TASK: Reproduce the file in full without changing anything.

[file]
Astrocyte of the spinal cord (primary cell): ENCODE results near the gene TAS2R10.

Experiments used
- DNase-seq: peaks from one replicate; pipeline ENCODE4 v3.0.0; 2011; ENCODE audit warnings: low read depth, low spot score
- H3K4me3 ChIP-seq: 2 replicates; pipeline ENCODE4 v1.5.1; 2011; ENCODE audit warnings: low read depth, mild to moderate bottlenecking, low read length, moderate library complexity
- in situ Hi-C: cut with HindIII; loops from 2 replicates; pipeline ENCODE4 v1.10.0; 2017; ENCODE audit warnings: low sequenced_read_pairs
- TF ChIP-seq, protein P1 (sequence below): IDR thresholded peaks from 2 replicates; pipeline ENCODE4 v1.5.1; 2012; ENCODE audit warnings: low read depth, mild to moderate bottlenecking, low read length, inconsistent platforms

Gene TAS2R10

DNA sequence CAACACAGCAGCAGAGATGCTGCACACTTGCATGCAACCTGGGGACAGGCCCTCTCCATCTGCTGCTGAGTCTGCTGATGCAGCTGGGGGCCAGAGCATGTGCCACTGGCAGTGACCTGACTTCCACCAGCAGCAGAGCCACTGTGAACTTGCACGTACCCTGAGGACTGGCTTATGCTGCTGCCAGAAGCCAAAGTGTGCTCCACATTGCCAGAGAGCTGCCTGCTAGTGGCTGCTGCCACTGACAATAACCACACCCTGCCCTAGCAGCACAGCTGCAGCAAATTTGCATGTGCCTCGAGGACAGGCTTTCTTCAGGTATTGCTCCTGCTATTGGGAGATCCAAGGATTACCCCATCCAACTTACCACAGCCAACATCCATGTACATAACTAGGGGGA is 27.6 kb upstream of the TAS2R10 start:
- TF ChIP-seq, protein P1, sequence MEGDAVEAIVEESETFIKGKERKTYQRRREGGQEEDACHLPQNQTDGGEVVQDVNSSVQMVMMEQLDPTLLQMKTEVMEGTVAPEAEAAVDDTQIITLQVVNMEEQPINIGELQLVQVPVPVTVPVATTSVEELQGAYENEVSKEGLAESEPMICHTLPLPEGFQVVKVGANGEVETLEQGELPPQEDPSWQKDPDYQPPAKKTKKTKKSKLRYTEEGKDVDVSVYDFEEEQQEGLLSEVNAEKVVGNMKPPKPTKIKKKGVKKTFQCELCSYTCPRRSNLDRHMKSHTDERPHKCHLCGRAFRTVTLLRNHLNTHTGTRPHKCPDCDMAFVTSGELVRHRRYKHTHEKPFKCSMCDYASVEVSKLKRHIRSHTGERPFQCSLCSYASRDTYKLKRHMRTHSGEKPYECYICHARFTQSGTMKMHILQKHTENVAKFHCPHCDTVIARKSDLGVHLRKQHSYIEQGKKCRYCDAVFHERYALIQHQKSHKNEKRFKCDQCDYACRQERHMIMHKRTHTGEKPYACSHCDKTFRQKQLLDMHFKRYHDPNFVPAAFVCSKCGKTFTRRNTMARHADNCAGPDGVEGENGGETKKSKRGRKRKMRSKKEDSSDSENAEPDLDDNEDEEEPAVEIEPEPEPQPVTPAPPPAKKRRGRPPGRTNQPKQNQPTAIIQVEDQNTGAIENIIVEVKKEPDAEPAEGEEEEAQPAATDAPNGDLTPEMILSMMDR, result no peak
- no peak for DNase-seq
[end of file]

Astrocyte of the spinal cord (primary cell): ENCODE results near the gene TAS2R10.

Experiments used
- DNase-seq: peaks from one replicate; pipeline ENCODE4 v3.0.0; 2011; ENCODE audit warnings: low read depth, low spot score
- H3K4me3 ChIP-seq: 2 replicates; pipeline ENCODE4 v1.5.1; 2011; ENCODE audit warnings: low read depth, mild to moderate bottlenecking, low read length, moderate library complexity
- in situ Hi-C: cut with HindIII; loops from 2 replicates; pipeline ENCODE4 v1.10.0; 2017; ENCODE audit warnings: low sequenced_read_pairs
- TF ChIP-seq, protein P1 (sequence below): IDR thresholded peaks from 2 replicates; pipeline ENCODE4 v1.5.1; 2012; ENCODE audit warnings: low read depth, mild to moderate bottlenecking, low read length, inconsistent platforms

Gene TAS2R10

DNA sequence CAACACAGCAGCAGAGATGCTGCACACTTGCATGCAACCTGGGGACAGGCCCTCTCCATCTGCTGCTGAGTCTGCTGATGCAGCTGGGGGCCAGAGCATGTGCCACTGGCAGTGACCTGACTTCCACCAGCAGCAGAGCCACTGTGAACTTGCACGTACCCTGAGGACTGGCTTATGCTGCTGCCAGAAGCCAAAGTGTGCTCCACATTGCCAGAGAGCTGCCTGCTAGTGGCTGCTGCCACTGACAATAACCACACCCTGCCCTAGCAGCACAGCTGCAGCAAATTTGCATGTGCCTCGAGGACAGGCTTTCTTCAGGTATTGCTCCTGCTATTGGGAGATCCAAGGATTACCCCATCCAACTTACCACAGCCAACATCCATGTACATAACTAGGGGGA is 27.6 kb upstream of the TAS2R10 start:
- TF ChIP-seq, protein P1, sequence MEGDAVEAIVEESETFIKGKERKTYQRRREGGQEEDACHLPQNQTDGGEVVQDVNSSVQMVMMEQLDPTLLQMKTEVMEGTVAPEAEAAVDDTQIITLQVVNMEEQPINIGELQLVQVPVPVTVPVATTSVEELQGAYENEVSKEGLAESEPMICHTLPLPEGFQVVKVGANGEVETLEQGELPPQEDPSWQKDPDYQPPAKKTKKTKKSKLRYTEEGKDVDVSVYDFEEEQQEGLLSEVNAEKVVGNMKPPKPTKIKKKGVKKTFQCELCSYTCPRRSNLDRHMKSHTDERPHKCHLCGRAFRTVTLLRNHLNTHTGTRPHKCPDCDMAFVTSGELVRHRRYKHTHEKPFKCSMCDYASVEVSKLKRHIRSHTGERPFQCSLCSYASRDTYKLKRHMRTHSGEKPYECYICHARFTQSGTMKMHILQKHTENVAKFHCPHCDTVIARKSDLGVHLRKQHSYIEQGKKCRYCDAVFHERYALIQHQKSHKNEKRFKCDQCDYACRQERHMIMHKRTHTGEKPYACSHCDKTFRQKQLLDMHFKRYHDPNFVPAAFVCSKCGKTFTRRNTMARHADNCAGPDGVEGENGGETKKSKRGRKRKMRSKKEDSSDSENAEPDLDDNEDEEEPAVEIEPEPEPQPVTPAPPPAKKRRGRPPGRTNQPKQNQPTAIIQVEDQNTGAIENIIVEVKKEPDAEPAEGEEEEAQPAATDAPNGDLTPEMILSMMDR, result no peak
- no peak for DNase-seq